Following are the rosters for the two teams:
|Ken Boyer||3B||25.53% (1988)||Luis Aparicio||SS||1984|
|Andre Dawson||OF||60.96% (2006)||Lou Brock||OF||1985|
|Joe Gordon||2B||28.53% (1969)||Gary Carter||C||2003|
|Hank Gowdy||C||35.86% (1955)||Carlton Fisk||C||2000|
|Gil Hodges||1B||63.37% (1983)||Willie Keeler||OF||1939|
|Joe Jackson||OF||Ineligible||Rabbit Maranville||SS||1954|
|Harvey Kuenn||SS/OF||39.34% (1988)||Eddie Murray||1B||2003|
|Roger Maris||OF||43.01% (1988)||Tony Perez||1B||2000|
|Don Mattingly||1B||28.16% (2001)||Kirby Puckett||OF||2001|
|Mark McGwire||1B||First-time eligible||Brooks Robinson||3B||1983|
|Tony Oliva||OF||47.31% (1988)||Ryne Sandberg||2B||2005|
|Jim Rice||OF||64.8% (2006)||Duke Snider||OF||1980|
|Pete Rose||UTL||Ineligible||Willie Stargell||OF/1B||1988|
|Ron Santo||3B||43.13% (1998)||Pie Traynor||3B||1948|
|Maury Wills||SS||40.65% (1981)||Dave Winfield||OF||2001|
|Bert Blyleven||RH||53.3% (2006)||Don Drysdale||RH||1984|
|Goose Gossage||RH||64.61% (2006)||Catfish Hunter||RH||1987|
|Tommy John||LH||29.61% (2006)||Phil Niekro||RH||1997|
|Jim Kaat||LH||29.55% (1993)||Herb Pennock||LH||1948|
|Mickey Lolich||LH||25.53% (1988)||Red Ruffing||RH||1967|
|Jack Morris||RH||41.15% (2006)||Warren Spahn||LH||1973|
|Johnny Sain||RH||33.98 (1975)||Don Sutton||RH||1998|
|Lee Smith||RH||45% (2006)||Dazzy Vance||RH||1955|
|Luis Tiant||RH||30.91% (1988)||Hoyt Wilhelm||RH||1985|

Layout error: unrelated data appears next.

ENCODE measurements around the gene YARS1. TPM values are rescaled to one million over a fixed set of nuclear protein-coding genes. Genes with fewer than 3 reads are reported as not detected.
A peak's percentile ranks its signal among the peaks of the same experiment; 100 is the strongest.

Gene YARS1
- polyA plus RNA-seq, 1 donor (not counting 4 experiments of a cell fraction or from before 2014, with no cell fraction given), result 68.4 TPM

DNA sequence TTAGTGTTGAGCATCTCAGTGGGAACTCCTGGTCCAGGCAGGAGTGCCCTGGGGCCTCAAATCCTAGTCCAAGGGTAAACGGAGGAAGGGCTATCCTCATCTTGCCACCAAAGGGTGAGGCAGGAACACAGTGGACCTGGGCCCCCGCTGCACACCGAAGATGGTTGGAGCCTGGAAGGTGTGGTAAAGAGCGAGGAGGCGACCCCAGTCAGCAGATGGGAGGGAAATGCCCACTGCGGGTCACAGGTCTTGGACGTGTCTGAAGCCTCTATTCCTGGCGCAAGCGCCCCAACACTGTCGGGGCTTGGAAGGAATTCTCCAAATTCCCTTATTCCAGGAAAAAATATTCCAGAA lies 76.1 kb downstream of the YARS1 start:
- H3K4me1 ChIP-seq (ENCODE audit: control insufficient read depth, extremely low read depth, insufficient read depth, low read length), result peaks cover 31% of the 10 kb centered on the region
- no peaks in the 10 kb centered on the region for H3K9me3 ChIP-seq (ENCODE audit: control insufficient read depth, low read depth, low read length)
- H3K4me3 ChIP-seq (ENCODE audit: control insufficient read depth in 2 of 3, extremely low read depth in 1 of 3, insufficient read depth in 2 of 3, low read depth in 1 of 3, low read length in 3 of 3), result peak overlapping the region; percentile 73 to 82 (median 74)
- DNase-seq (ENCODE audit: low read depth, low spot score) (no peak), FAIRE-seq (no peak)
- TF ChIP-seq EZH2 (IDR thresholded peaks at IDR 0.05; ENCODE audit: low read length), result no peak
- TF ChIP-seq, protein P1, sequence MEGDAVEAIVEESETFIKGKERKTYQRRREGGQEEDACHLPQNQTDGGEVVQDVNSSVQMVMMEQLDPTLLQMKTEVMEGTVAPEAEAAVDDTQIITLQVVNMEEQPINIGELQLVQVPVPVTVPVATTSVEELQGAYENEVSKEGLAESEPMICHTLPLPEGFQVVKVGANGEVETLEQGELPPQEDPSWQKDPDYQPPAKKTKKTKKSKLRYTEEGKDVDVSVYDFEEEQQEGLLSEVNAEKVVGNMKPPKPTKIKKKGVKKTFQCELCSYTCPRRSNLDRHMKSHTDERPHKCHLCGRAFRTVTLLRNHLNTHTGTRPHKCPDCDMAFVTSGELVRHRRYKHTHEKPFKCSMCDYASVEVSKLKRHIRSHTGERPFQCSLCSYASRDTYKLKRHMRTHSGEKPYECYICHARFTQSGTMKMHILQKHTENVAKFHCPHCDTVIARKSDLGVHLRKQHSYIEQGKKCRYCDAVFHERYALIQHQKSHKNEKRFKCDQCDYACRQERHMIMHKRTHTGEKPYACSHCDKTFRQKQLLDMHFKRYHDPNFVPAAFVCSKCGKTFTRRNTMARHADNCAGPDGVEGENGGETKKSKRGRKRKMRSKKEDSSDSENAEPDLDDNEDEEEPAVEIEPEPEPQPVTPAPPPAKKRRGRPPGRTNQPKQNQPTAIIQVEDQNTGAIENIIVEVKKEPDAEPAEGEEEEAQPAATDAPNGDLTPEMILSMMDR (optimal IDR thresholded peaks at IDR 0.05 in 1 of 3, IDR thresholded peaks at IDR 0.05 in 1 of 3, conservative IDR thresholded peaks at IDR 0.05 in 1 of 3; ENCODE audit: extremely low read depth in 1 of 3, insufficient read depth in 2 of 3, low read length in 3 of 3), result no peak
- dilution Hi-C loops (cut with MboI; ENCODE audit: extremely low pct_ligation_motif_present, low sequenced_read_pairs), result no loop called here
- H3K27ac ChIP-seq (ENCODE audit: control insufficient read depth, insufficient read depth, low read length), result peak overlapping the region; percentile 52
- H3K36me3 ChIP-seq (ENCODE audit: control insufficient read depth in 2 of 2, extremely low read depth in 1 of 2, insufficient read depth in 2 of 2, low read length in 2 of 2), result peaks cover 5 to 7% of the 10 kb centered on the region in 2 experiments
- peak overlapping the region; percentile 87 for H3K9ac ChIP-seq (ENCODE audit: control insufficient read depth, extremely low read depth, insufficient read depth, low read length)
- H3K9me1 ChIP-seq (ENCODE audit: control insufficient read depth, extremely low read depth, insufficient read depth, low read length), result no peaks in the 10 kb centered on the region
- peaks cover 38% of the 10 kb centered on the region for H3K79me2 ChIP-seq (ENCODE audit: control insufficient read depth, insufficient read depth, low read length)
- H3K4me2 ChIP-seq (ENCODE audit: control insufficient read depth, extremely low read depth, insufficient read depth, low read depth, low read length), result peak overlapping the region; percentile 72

|LH||29.79% (1967)||Early Wynn||RH||1972|
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Hall of Fame Series
In a clash for respect, the Mortals earned it, beating the Immortals in a thrilling seven-game series that came down to the final out. Mark McGwire, whose dramatic three-run blast in Game 7 was the difference, led all hitters in the series with five home runs and 10 RBI to earn MVP honors. Check out Diamond Mind's box scores and play-by-play for each game below.
Batting | Pitching
• Game 1: Mortals 7, Immortals 4
McGwire's two-run homer in the first backed Bert Blyleven, who pitched a complete game for the victory. Duke Snider had two HRs for the Immortals.
• Game 2: Immortals 9, Mortals 3
The Mortals broke the game open with a four-run fourth, behind Rabbit Maranville's two-run shot. Warren Spahn got the win, striking out eight in eight innings.
• Game 3: Immortals 8, Mortals 0
Shortstop Maury Wills committed three errors, all coming during the Immortals' five-run third inning. Meanwhile, knuckleballer Phil Niekro was brilliant, tossing a four-hit, complete-game shutout.
• Game 4: Mortals 8, Immortals 1
Jim Rice led the Mortals' 13-hit attack with three hits and three RBI, and Jim Kaat shut down the Immortal bats with a complete-game four-hitter to even the series.
• Game 5: Mortals 9, Immortals 0
Blyleven went the distance for a three-hit shutout, earning his second win of the series. Hank Gowdy clubbed a three-run homer to pace the mighty Mortals.
• Game 6: Immortals 8, Mortals 4
The Immortals took advantage of four Mortal errors to score five unearned runs. Kirby Puckett slugged a two-run homer, and Spahn took home his second victory.
• Game 7: Mortals 4, Immortals 3
It was the McGwire show. Down 2-1 and only four outs from defeat, McGwire crushed a dramatic three-run shot off Niekro, his second of the game to account for all four Mortal runs. Making his only appearance of the series, Goose Gossage capped the Mortals' series triumph by striking out Lou Brock looking with two runners on in the ninth.